Autumn Self-Care For Anxiety And BurnoutNov 08, 2023
I don’t know if you’ve noticed this, but Autumn is like the quintessential self-care season, with its crisp air, cozy sweaters, and vibrant leaves- it tends to spark this collective turn toward self-care and introspection. The change from the extroverted energy of summer to the more introverted vibes of fall can really coax us to look inward. Today I'm sharing autumn self-care for anxiety and burnout.
As the days grow shorter and the temperatures drop, there’s a natural inclination to slow down, draw inward, and nourish on physical, emotional, and even mental levels. It’s like the environment naturally nudges people into self-care and recuperation through things like colorful nature walks, hearty meals, and cozy bundling under layers of blankets.
Of course, it’s not all fuzzies and cocoa. Tons of people, myself included, have to watch out for seasonal affective disorder (SAD), a depression triggered by reduced sunlight. This is especially common for those who live in the north, where the sunlight is way less and the rainy days are all too prevalent, leading to things like disrupted circadian rhythms and neurotransmitter levels.
The decrease in daylight not only affects mood and energy; it can also intensify feelings of burnout.
You’ve got the final quarter of the year, leading many to already feeling stretched thin from prolonged stress and overwork and then having the added weight of symptoms like fatigue and mood swings, making it even harder to stay energized and focused and leading to a deeper sense of exhaustion and detachment. Maybe this is yet another reason that people lean into self-care even more during the fall.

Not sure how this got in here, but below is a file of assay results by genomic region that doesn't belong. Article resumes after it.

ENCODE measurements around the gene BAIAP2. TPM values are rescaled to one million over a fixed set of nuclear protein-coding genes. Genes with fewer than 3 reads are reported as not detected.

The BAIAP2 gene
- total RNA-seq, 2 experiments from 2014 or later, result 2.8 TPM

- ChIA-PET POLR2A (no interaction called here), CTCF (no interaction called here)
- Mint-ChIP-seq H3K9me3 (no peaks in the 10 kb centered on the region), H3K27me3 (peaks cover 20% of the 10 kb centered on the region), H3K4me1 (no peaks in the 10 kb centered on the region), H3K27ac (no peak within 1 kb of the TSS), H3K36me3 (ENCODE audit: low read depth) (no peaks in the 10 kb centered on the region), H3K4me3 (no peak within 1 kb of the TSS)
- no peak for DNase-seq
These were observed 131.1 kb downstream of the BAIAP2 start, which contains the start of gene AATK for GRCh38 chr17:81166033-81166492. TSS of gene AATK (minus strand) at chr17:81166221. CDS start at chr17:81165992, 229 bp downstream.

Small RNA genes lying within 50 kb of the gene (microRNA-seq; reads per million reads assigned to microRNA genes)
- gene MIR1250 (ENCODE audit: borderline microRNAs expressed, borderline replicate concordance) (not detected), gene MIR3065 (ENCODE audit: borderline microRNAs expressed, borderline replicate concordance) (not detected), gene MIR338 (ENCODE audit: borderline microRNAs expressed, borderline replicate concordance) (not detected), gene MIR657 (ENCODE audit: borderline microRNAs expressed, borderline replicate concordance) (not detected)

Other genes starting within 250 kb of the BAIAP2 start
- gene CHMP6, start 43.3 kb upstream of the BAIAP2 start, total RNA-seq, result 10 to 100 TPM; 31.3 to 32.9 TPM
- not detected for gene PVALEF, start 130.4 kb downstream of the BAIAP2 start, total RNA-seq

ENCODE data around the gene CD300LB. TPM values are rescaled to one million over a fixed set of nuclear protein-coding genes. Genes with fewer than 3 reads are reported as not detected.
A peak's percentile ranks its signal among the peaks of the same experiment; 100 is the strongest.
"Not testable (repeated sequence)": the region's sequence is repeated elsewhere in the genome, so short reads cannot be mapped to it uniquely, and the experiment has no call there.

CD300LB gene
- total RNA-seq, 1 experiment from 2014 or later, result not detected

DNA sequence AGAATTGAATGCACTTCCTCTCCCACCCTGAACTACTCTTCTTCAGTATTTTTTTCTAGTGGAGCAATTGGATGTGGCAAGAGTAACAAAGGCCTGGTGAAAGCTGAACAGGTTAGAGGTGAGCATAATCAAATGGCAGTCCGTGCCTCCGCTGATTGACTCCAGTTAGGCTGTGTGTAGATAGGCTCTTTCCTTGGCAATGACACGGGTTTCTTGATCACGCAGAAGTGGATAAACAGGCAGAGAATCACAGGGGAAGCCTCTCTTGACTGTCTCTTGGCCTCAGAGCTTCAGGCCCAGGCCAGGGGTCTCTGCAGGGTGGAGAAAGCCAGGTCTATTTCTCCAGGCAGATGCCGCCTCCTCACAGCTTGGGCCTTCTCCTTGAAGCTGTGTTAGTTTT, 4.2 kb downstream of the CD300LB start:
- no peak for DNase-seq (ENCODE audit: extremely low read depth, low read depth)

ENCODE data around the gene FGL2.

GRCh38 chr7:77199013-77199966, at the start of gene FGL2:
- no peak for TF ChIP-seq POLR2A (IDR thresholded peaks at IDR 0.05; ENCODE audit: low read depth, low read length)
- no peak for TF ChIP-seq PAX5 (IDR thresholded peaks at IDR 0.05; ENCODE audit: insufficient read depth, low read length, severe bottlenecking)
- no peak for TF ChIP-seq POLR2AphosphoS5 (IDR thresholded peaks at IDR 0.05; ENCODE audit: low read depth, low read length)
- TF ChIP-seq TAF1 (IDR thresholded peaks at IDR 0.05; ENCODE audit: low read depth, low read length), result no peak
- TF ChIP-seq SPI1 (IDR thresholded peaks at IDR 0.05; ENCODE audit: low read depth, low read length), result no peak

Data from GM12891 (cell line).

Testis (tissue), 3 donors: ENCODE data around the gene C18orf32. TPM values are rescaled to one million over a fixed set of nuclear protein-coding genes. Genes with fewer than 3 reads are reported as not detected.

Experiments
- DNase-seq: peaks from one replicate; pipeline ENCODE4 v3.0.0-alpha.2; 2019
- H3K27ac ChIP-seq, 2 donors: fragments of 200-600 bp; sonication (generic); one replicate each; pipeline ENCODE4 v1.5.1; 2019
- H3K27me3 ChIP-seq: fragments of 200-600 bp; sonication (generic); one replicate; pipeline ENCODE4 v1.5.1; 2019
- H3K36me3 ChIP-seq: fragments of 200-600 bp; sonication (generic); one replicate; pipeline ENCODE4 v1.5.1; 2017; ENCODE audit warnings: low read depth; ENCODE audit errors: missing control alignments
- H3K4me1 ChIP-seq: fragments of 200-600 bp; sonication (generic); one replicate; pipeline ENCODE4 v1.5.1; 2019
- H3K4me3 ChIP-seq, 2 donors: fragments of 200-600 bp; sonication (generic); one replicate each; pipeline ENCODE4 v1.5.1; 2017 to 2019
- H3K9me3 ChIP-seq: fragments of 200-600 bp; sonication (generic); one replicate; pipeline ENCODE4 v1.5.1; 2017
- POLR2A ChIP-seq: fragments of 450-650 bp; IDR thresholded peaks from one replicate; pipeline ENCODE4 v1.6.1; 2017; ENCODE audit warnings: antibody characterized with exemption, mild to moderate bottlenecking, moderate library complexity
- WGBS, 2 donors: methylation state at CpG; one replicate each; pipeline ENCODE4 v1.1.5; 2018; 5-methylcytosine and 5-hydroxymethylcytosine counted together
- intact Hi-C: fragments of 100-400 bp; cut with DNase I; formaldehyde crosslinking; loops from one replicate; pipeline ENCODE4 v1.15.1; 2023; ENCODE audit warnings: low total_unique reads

The good news is, if you are experiencing anxiety or burnout, there’s no better time than the beautiful earthy autumn for integrating some cozy self-care practices at home.
Today, I’m sharing the tools that are my personal counterbalance and safeguard against crashing from burnout.
They work. They help my body to unclench and heal. They also help me to realign and become more balanced and efficient with my time and energy. My most inspirational ideas come through these moments, and my most connected family moments come right after these practices.
These things are my lifeline when I need a gasp of air.
Here’s what it looks like for me…
1. Sensory deprivation
We tend to feel anxious and burnt out when overstimulated, whether by an abundant to-do list or constant stressful stimuli. When I’m strung up like a live wire, the first thing my body and mind crave is for everything to stop- literally. I don’t want to hear anything, speak to anyone, or even think. I usually watch Schitt’s Creek or something at night time, right before bed, or when I take naps, but when I’m experiencing burnout, I’ll actually shut everything off and cover my eyes.
I’ll take a hot bath and hold my breath underwater to remove some of the weight of gravity and muffle the sounds of the house. My goal is to just be alone with my breath- no thoughts. No input.
It’s like a sensory wash- that’s how I visualize it. I’ve found visualizing to be crucial in managing anxiety and stress of any kind. But visualization doesn’t always mean imagining yourself on a sandy beach somewhere. Sure, it can be great to have a mental retreat- something special and safe for you. But when you’re already at your max, you might not find it very easy to sink into your mental vacation spot, and you don’t need to.
2. Jaw and mouth release
You could call this “tending to the symptoms”, which might look very different for you. For me, lately, the tension has been manifesting in my jaw through extreme clenching followed by maddening TMJ and jaw popping.